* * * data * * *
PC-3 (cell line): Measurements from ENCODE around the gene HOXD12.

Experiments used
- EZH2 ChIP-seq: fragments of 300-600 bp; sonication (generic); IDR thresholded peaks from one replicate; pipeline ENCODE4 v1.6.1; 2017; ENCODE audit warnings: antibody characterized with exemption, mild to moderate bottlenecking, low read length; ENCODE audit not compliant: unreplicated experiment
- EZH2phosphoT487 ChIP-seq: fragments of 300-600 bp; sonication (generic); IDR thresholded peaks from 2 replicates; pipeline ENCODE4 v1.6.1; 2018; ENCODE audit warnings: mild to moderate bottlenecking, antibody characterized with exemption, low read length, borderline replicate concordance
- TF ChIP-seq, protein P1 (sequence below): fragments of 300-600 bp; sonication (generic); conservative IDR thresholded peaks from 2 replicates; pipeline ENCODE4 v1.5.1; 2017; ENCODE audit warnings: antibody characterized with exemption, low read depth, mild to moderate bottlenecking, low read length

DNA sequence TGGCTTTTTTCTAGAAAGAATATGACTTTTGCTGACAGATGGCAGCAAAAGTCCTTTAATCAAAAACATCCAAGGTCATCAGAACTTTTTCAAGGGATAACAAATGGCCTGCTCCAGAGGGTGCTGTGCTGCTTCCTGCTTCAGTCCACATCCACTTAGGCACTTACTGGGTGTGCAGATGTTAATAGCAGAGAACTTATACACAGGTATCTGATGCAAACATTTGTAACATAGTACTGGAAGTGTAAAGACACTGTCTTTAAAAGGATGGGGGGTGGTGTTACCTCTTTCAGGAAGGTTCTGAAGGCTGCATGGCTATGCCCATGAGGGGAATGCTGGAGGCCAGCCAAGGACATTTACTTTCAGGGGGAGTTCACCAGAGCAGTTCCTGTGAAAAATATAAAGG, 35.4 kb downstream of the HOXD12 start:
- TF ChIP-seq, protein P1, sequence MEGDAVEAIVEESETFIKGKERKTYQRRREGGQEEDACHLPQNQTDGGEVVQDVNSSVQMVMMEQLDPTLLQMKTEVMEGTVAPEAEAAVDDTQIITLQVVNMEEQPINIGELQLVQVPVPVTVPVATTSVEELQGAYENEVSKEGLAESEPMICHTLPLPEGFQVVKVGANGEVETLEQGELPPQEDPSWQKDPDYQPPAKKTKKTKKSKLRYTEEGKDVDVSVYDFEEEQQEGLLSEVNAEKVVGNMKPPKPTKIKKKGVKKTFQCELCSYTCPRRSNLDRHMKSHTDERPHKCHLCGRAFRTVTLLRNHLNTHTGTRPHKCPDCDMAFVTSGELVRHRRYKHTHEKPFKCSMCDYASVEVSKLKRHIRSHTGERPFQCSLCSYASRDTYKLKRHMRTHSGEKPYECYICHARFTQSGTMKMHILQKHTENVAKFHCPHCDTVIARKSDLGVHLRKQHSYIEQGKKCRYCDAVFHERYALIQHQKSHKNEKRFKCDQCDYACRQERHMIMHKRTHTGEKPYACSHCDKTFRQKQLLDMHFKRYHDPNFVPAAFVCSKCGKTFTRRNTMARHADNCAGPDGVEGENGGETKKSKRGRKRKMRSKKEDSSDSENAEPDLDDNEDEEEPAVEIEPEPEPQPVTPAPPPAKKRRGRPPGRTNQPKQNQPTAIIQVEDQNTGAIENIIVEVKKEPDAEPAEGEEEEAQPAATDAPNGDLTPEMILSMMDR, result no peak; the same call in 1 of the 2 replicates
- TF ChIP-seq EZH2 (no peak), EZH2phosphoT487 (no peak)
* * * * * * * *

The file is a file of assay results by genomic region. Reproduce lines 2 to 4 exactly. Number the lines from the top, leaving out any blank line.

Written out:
Experiments used
- EZH2 ChIP-seq: fragments of 300-600 bp; sonication (generic); IDR thresholded peaks from one replicate; pipeline ENCODE4 v1.6.1; 2017; ENCODE audit warnings: antibody characterized with exemption, mild to moderate bottlenecking, low read length; ENCODE audit not compliant: unreplicated experiment
- EZH2phosphoT487 ChIP-seq: fragments of 300-600 bp; sonication (generic); IDR thresholded peaks from 2 replicates; pipeline ENCODE4 v1.6.1; 2018; ENCODE audit warnings: mild to moderate bottlenecking, antibody characterized with exemption, low read length, borderline replicate concordance